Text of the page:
Federal court strikes down parts of Texas voting law : NPR

Texas State Capitol

Image Tamir Kalifa / Getty

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Image Tamir Kalifa / Getty

Texas State Capitol

Image Tamir Kalifa / Getty

Portions of Texas’ 2021 voting law that prevented assistance to voters with limited English proficiency and voters with disabilities can no longer be enforced.

A federal judge in Texas issued a judgment last month repealed provisions in a new Texas law, called Senate Bill 1, that puts limits on how people can help voters cast their ballots. State officials had until last week to appeal the ruling, but they refused. The Texas attorney general’s office did not respond to a request for comment.

Lisa Snead, litigation attorney at Texas Disability Rights, said the court’s decision is a huge win for voters with disabilities in the state.

“The regulation that limits SB 1 support…really limits what voters with disabilities can get,” she said. “And it’s had a serious impact on voters who tried to vote in … the elections in March and May.”

Widespread Texas law is among the Measures passed in Republican-led states nationwide after the 2020 election added new restrictions on voting.

Among its provisions, SB 1 restricts support for read-only ballots to one voter, marking ballots to one voter, voter reading ballot instructions, and voter marking ballot instructions.

Groups including the Legal Defense and Education Fund of Asian Americans went to federal court and argued that SB 1’s voter support sections directly violated an order in 2018 ruled that similar limitations in the Texas election code at the time violated the federal Voting Rights Act. The court agreed and also directed the state to change the training program for election aides.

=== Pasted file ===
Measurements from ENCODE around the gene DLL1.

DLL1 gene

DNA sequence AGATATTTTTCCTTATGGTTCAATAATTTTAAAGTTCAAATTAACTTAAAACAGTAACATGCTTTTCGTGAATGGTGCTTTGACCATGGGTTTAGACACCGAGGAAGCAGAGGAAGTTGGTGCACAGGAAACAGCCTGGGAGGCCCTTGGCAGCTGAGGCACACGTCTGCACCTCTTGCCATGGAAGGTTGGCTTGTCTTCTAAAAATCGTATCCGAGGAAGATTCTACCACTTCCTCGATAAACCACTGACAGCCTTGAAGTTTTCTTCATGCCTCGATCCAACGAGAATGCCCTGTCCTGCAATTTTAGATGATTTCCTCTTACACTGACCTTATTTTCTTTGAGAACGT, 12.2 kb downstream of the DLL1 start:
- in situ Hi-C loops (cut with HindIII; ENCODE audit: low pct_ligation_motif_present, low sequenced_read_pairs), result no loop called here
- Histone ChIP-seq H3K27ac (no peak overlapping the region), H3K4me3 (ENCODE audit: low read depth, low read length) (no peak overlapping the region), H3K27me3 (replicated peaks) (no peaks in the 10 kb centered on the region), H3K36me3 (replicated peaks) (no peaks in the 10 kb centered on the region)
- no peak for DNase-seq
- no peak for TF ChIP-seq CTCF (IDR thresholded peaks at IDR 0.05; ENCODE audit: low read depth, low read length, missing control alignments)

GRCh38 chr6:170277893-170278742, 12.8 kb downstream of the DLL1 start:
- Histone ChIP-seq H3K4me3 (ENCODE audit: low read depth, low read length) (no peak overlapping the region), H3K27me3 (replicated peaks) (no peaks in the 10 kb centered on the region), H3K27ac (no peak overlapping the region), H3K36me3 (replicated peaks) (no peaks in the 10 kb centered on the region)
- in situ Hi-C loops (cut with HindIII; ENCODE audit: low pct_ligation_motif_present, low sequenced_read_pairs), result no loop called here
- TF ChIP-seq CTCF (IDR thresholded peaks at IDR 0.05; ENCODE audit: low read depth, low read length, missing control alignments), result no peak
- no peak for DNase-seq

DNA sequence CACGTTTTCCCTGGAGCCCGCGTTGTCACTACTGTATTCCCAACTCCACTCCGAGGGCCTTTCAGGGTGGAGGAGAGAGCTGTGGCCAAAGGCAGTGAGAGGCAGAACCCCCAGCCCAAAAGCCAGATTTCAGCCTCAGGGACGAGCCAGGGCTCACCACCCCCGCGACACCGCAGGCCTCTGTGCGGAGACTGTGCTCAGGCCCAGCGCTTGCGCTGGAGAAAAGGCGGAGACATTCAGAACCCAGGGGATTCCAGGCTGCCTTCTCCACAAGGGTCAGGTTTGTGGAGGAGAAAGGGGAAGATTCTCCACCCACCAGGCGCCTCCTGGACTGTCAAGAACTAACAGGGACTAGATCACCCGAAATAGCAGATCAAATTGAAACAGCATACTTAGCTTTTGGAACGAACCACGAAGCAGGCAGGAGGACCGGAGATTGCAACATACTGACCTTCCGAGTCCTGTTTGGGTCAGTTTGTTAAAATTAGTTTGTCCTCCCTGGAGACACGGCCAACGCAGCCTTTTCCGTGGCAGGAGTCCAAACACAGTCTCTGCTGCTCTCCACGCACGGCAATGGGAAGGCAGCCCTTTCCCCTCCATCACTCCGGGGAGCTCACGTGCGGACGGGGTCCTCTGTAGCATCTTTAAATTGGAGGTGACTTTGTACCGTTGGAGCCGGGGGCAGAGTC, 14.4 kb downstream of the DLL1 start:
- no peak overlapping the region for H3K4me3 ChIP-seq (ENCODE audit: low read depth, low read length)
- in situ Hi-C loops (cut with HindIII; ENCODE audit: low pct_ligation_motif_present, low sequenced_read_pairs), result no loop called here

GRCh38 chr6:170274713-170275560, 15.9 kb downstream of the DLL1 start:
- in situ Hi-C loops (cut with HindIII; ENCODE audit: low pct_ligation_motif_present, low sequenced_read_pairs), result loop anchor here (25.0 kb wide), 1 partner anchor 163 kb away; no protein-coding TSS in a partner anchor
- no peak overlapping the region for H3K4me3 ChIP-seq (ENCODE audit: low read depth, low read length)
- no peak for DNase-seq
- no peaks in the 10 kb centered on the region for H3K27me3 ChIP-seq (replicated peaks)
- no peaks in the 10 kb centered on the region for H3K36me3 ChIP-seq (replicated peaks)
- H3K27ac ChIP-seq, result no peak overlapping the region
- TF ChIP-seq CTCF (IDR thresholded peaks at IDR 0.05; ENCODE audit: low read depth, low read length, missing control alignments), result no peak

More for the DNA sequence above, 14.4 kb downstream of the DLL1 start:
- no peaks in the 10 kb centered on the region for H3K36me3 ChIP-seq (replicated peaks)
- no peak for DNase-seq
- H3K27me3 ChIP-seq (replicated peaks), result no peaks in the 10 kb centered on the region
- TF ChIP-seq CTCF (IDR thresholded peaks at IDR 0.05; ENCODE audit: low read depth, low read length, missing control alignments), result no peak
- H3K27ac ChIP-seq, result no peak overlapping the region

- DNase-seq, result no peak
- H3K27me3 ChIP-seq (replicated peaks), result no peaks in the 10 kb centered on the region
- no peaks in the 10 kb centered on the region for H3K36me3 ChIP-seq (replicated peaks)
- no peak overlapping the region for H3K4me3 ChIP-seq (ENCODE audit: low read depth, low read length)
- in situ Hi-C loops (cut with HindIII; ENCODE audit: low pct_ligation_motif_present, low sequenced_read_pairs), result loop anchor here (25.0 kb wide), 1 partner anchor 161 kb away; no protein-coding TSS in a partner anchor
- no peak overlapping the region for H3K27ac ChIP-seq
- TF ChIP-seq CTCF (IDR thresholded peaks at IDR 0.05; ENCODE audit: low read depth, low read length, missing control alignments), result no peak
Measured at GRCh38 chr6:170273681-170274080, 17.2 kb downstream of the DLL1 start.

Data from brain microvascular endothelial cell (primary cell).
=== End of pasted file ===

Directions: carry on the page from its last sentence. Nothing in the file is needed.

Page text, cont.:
In addition, the court barred Texas from including such restrictions in the language of declaration an assistant must take an oath when assisting voters. SB 1 requires voter facilitators to fill out paperwork that discloses their relationship with voters and whether they will be compensated. It also required them to read an oath under penalty of perjury stating they did not “press or coerce” voters to choose them for support.

Debbie Chen of the Greater Houston Chinese American Foundation, which is a plaintiff in the 2018 lawsuit, said in a statement earlier this month that SB 1 made aides hesitate to answer questions from voters during the election. state primaries.

“Asian American voters with limited English often need to ask questions to understand the ballot and the voting process,” said Chen. “This is especially true for those who support them and have to translate the English ballot and the whole process in place.”

Snead said that while the court has ensured that voters with disabilities have some of the help they need, there are other limitations created by SB 1 that limit the accessibility of voters with disabilities. That includes a ban on driving through voting and restrictions on mail-in ballots, she said.

“We’ve stepped back a bit for people with disabilities to have some of the same access they had before SB 1,” she said. “There’s still work to be done. There are still limitations, but it’s not quite as bad as it used to be.”

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